COMMENT #57:  If a herd has already been tested and there is never any elk contact, continued testing should not be required.


RESPONSE #57:  It is difficult to establish zero risk of brucellosis transmission from elk due to shifting and sometimes uncertain information on elk movement and disease prevalence.  For "low-risk" DSA herds, it is desirable to maintain a commensurate low level of surveillance such as change of ownership, movement, and MCI testing.  For additional information, please see response #4.


COMMENT #58:  Testing should be required only if a major interaction between elk and cattle occurs.


RESPONSE #58:  Not all elk-cattle interactions are witnessed or reported.  For further information please see response #57.

COMMENT #59:  If the DSA boundaries expand, MDOL needs to be ready to handle the resulting increase in funding that will be necessary.


RESPONSE #59:  Please see response #1.


COMMENT #60:  Requiring OCV in the entirety of the four counties is outside the boundaries of the DSA and therefore is an expansion of the DSA.


RESPONSE #60:  Only the parts of the four counties of Beaverhead, Madison, Park, and Gallatin that are in the DSA have testing requirements on cattle.  The remaining parts of the counties only have a calfhood vaccination requirement and do not have DSA associated testing requirements.  OCV is a best management practice and should be implemented in the Greater Yellowstone Area regardless of state regulations.

COMMENT #61:  OCV should be required for all producers in the DSA and adult vaccination of any animals that are not OCV.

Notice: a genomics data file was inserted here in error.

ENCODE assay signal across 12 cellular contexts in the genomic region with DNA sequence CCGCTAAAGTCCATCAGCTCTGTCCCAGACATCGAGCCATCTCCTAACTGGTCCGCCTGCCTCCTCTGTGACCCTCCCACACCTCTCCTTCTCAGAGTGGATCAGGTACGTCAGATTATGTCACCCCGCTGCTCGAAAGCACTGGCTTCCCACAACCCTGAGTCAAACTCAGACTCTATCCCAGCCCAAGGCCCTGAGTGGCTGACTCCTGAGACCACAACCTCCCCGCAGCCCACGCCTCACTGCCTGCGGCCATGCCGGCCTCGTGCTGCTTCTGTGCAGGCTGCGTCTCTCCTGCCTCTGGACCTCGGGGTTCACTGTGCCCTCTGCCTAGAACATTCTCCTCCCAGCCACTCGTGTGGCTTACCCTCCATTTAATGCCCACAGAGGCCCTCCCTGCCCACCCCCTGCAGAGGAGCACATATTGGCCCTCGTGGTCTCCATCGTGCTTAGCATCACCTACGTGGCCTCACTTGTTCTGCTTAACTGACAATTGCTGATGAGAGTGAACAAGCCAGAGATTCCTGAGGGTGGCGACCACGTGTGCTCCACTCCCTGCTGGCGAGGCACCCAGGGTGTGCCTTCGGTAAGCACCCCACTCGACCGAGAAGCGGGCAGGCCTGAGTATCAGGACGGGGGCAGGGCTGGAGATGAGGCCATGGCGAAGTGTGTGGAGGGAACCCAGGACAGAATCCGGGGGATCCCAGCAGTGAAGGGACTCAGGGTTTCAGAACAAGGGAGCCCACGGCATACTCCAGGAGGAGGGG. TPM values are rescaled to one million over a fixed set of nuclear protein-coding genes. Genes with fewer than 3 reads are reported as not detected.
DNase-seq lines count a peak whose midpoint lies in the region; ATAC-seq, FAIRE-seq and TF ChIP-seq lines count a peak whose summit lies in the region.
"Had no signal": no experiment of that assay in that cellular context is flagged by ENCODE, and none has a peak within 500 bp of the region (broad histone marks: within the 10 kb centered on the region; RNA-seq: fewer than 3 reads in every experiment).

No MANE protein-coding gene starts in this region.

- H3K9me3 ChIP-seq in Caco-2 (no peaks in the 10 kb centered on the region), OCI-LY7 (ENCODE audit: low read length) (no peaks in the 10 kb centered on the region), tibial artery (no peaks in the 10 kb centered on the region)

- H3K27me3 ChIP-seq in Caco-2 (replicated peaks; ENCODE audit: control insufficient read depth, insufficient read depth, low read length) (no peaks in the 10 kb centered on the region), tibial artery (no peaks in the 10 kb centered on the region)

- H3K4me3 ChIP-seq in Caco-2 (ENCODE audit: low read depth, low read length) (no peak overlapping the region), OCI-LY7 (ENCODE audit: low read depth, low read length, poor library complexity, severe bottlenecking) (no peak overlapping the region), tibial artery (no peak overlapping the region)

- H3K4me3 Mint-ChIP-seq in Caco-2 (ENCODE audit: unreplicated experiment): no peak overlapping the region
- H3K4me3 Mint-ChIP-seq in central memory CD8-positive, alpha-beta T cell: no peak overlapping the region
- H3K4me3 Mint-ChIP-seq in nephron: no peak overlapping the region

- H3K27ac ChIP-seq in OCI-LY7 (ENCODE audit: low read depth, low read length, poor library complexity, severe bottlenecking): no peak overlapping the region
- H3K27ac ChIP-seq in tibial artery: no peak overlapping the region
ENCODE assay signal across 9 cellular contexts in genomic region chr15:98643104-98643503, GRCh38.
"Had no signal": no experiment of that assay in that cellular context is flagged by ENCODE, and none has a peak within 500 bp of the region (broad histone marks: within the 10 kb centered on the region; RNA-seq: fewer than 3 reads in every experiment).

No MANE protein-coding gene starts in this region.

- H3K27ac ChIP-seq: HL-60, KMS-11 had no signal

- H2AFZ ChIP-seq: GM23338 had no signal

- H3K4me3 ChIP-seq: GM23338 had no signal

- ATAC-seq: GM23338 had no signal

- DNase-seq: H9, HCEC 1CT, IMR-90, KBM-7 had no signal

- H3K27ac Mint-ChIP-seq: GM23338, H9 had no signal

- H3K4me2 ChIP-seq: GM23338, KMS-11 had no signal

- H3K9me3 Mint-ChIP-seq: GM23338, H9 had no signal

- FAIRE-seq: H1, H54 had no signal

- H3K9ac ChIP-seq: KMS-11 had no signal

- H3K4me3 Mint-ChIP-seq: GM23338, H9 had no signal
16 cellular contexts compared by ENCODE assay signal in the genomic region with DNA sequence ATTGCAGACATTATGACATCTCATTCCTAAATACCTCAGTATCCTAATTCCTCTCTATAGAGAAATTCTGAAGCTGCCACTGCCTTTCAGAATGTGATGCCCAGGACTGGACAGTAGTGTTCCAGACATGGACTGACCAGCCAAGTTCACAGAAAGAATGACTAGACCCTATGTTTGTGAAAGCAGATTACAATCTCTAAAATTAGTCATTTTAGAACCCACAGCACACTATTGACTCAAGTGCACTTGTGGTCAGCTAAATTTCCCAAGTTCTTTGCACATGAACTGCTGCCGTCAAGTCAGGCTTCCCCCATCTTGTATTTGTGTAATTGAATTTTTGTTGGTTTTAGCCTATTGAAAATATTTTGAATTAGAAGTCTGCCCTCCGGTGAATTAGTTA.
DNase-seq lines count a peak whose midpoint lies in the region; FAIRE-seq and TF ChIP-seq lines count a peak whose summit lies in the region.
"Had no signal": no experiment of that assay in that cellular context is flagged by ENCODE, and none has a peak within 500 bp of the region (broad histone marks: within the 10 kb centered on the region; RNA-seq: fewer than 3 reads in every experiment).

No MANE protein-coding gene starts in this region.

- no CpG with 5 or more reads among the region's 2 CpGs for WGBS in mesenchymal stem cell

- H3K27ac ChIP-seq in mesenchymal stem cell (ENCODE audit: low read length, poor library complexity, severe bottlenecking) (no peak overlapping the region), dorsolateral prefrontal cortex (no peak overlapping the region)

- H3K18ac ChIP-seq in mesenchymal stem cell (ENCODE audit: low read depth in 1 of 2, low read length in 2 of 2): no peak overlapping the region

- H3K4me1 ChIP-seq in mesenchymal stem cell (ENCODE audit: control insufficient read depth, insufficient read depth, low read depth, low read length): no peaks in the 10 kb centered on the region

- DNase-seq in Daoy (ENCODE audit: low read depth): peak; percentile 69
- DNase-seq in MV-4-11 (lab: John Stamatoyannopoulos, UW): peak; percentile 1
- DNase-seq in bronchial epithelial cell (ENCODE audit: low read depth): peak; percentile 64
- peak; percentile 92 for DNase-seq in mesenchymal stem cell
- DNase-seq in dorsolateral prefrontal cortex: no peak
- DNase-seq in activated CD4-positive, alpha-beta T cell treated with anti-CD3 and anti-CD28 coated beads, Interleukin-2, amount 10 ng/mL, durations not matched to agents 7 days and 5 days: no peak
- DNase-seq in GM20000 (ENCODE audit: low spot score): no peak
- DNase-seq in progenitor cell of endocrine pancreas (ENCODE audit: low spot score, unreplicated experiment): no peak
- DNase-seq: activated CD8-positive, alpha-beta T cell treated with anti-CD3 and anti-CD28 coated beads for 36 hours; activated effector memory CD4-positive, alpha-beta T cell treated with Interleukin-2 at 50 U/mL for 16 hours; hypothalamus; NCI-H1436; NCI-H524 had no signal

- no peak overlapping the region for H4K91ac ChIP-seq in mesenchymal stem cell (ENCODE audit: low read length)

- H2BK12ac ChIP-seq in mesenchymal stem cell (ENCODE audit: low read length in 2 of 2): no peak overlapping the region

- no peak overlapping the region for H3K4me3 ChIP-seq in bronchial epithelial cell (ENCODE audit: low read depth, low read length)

RESPONSE #61:  MDOL strongly supports calfhood vaccination, and adult vaccination for non-OCV adults.  The proposed rule is consistent with this position.


COMMENT #62:  The rule needs to state that OCV in the four counties is mandatory, not "should be done" because that creates confusion.


RESPONSE #62:  MDOL has changed the draft rule to state "Within the entirety of counties in which the DSA is located, all sexually intact females cattle and domestic bison four months of age or older as of January 1 of any year must be Official Calfhood Vaccinates (OCV)".


COMMENT #63:  It needs to be stated in a straight forward manner whether bull calves need to be vaccinated or not.


RESPONSE #63:  While only intact female calves between 4-12 months of age are defined as eligible for calfhood vaccination by federal regulations, male cattle are also susceptible to infection.  Because a herd with male cattle testing positive for brucellosis would be considered a "brucellosis-affected herd", MDOL has been encouraging producers to also include these animals in brucellosis vaccination programs.